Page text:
SANTA CLARA, Calif. -- Levi’s Stadium brings smiles to faces in Broncos Country. This represents the sight of the Broncos’ last playoff win and game, an Orange Rush of dominance in Super Bowl 50.
That seems like a like a long time ago. Because it was. In 2015, "Jurassic World" was ruling the box office and Bruno Mars was gyrating and ruling the airwaves with “Uptown Funk.”
It’s past time for the Broncos to become relevant again. With Sean Payton in charge, there are finally signs of progress, of healthy doses of urgency and discipline manifesting from practice to the game.
The second preseason game did not count but it mattered to the Payton. And it showed that there are bridges that must be crossed. For the second consecutive week, the Broncos failed to finish, allowing a late score in a 21-20 loss to the 49ers on a windy Saturday night.
"I was encouraged in a lot of areas tonight. I thought we did a good job with the takeaways," coach Sean Payton said. "I thought we ran the ball well and defended the run. Certainly I wished we had won. But I was pleased with pretty much most of that game."
Jake Moody booted a short field goal with three seconds left for the win.
The Broncos, if only briefly, tilted the outcome in their favor with a special teams gem.
In the third quarter, reserve cornerback Fabian Moreau raced down on a punt that San Francisco reserve D’Shawn Jamison muffed. Moreau pounced on it, representing a flip of the script for a Broncos team that has been a tire fire in the margins since Super Bowl 50. The Broncos sideline erupted with starters, long since out of the game, leading the cheers. This not an accident or act. On the next play, Jaleel McLaughlin burst in from 8 yards as he continues to make a name for himself, this time with it spelled correctly on the back of his jersey.
"He's been doing that (all camp) if you have been watching," Payton said.
Because nothing come easily for the Broncos, they were required to hold on by dental floss. A Trey Lance touchdown shaved the deficit to 20-18, but he misfired on the two-point. It didn't matter as they put together another drive.
The Broncos led 13-9, and it was shaved to a one point lead in the fourth quarter as struggling rookie kicker Jake Moody converted a 43-yard field goal with 6:37 remaining.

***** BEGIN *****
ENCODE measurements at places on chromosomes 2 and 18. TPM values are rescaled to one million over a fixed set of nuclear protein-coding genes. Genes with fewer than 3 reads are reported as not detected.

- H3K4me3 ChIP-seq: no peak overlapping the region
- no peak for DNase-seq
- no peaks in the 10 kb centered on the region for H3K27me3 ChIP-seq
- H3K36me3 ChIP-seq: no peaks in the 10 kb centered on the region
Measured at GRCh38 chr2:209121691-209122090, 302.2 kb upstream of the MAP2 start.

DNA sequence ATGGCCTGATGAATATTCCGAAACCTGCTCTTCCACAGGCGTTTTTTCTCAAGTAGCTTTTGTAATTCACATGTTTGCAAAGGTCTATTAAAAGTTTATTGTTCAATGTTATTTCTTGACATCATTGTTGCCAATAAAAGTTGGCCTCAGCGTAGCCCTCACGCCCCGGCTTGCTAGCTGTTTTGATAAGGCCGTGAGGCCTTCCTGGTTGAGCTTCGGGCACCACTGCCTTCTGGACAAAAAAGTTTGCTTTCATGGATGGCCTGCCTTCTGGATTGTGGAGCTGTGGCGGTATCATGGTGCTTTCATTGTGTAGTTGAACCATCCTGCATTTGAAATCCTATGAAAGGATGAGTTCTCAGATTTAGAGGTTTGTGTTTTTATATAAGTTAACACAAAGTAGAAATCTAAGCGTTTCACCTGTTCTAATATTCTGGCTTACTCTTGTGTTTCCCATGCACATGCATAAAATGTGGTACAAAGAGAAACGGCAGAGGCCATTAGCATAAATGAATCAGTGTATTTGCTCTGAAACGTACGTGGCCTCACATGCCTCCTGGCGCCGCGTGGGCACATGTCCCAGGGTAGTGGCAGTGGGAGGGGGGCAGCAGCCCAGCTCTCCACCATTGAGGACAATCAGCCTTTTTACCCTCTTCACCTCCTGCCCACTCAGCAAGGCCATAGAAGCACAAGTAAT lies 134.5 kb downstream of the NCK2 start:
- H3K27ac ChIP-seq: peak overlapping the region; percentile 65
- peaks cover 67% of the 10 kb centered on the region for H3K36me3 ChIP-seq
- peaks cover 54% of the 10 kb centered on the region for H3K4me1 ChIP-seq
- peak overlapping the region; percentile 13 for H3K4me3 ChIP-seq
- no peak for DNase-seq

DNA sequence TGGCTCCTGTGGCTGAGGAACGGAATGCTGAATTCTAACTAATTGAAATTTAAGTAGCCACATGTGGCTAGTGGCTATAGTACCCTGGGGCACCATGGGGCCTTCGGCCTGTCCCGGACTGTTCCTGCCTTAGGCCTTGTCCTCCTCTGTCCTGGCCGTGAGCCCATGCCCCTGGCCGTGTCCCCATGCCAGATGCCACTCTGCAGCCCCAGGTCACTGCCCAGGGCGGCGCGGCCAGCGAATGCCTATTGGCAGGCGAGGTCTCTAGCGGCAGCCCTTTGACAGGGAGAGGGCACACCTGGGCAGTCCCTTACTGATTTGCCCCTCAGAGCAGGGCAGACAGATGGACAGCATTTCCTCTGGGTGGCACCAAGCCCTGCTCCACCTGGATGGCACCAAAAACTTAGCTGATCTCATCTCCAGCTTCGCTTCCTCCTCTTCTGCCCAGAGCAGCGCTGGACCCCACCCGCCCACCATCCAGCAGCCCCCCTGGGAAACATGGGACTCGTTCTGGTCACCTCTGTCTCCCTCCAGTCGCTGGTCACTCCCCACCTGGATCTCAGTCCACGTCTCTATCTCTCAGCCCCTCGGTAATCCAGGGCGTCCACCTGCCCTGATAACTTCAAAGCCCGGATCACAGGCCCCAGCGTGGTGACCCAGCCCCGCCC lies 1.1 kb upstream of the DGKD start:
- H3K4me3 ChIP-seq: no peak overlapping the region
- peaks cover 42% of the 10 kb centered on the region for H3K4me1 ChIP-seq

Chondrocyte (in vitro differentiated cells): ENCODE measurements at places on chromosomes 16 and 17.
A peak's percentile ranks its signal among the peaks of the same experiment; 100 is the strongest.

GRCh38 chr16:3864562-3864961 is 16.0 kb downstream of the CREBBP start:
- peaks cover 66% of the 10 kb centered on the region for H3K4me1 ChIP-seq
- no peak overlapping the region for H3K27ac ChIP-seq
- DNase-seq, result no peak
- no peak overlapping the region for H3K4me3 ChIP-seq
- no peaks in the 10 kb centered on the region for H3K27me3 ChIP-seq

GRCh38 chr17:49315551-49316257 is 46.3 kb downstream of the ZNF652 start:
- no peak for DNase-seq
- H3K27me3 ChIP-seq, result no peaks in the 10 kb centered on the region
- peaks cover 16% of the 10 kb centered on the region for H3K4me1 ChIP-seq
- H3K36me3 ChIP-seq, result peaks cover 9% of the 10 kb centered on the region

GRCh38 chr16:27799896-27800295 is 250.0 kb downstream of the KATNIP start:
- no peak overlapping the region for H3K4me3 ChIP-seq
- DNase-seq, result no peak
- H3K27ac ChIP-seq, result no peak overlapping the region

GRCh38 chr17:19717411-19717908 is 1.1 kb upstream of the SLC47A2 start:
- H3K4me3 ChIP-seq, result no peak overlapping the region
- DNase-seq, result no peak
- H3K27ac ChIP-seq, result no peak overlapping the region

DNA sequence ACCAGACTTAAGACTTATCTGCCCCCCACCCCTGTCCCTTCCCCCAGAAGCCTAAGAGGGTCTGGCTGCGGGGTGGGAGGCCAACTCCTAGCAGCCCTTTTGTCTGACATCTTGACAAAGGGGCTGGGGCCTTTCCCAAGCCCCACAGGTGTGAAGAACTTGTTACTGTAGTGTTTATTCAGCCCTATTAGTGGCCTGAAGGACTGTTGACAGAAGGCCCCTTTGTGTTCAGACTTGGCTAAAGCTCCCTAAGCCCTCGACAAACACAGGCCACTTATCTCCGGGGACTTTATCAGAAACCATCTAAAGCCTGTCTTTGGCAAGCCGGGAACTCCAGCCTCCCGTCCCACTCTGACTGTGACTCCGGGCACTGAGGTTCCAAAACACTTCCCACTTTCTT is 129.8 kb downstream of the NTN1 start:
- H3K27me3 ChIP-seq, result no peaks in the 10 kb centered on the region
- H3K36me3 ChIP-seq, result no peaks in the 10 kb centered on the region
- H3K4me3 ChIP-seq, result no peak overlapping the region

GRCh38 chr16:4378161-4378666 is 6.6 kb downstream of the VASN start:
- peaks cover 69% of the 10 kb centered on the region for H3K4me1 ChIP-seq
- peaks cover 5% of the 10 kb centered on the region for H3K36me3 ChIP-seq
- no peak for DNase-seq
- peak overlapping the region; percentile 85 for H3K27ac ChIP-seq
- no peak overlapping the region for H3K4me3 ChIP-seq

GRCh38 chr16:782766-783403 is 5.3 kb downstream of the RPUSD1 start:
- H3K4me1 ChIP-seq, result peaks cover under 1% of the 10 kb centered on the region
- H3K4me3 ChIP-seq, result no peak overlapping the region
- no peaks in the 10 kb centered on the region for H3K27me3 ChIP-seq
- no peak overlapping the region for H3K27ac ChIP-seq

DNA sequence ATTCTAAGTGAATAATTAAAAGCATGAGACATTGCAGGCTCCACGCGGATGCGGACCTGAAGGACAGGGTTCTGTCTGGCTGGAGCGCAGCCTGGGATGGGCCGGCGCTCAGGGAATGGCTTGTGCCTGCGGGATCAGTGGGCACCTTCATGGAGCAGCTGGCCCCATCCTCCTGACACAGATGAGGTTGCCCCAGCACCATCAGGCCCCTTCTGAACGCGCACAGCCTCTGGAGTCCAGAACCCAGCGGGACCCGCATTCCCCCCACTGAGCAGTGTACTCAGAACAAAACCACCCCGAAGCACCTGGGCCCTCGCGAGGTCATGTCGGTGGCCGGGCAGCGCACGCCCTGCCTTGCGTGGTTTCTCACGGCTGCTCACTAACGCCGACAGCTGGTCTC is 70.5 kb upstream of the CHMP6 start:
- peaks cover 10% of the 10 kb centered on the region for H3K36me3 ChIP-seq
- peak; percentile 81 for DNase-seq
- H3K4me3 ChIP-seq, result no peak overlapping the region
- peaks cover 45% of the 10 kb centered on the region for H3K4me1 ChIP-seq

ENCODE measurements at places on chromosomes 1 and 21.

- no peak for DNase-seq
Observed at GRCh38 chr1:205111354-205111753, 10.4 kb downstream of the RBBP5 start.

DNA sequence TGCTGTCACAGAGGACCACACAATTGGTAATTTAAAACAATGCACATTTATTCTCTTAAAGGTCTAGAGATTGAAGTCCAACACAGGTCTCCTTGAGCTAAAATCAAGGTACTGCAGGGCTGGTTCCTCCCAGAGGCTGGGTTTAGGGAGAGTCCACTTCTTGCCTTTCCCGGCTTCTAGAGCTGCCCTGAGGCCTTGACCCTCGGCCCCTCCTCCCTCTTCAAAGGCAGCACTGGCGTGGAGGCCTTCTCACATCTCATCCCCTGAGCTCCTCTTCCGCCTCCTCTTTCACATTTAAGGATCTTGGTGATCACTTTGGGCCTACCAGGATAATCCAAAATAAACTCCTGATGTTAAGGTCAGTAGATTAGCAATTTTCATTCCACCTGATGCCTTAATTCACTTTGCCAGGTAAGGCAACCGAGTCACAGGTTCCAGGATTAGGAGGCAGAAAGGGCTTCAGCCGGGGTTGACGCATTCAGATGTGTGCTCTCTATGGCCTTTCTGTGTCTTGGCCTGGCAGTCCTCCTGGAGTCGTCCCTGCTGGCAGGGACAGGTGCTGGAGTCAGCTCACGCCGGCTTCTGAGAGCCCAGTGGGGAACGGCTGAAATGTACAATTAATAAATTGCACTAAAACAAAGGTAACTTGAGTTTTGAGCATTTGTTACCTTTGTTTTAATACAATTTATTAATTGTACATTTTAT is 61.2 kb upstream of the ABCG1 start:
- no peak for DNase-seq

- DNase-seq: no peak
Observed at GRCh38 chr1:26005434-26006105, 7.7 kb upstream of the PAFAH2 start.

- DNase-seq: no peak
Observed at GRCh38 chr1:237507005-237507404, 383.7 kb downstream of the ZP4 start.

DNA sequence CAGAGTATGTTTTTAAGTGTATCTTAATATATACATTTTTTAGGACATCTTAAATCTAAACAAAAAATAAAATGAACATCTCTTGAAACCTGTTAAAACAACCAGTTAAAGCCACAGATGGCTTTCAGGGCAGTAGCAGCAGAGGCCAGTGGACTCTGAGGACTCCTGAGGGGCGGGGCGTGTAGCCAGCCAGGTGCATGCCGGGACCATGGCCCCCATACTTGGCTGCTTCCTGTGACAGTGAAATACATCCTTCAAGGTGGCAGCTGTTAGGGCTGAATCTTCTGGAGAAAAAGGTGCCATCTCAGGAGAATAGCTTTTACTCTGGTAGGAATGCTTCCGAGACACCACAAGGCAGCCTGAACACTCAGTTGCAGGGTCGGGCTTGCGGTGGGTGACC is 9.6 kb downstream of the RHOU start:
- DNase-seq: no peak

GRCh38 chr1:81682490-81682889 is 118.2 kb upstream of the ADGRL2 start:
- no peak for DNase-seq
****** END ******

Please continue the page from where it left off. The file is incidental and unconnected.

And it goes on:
One thing is clear: Payton loves coaching. And teaching. His passion on game day, if not temper, is impossible to miss, and hasn’t been by the Broncos ownership group. But he wasn't pleased Saturday as his team failed to finish, and there were some issues with the officiating.
"I don't enjoy when we can get a simple end of half situation done correctly. I like being friendly with those guys. But man," Payton said. "Then if you sub on offense, the defense has a chance to make a sub. There's a substitution that takes place on the touchdown pass at the end of the game. They were right at the line of scrimmage, so it's preseason for the officials as well as it is for us."
Payton leads with conviction. He promised to get running back Javonte Williams involved early and often. He wasn’t kidding. Williams touched the ball on the first four plays – a dropped pass, a caught pass for 12 yards, a run for no yards and a four-yard reception -- and his right knee responded to contact and use. Williams finished with 12 yards on three carries and 18 receiving yards on four catches, five targets. He became a magnet for screen plays, peeling back another layer of preference for Payton.
"It was just like a weight lifted off of me. I was thinking it was going to hurt. I really didn't even feel it. I just popped right back up," Williams said.
The Broncos’ first march logged 49 yards, hardly an impressive number, but it was spangled with highlights. Against a rugged defense, quarterback Russell Wilson demonstrated the acumen he has shown in practice. In his lone drive, Wilson completed 3-of-6 passes for 24 yards and rushed for 25 yards on three attempts, and it would have included 16 more yards if not for a Courtland Sutton holding penalty. The ground dynamic cannot be dismissed. Only three times last year did Wilson exceed 25 yards rushing in 11 games. He is 15 pounds lighter, more mobile and showing shades of Seattle Russ with his decisiveness when the play breaks down.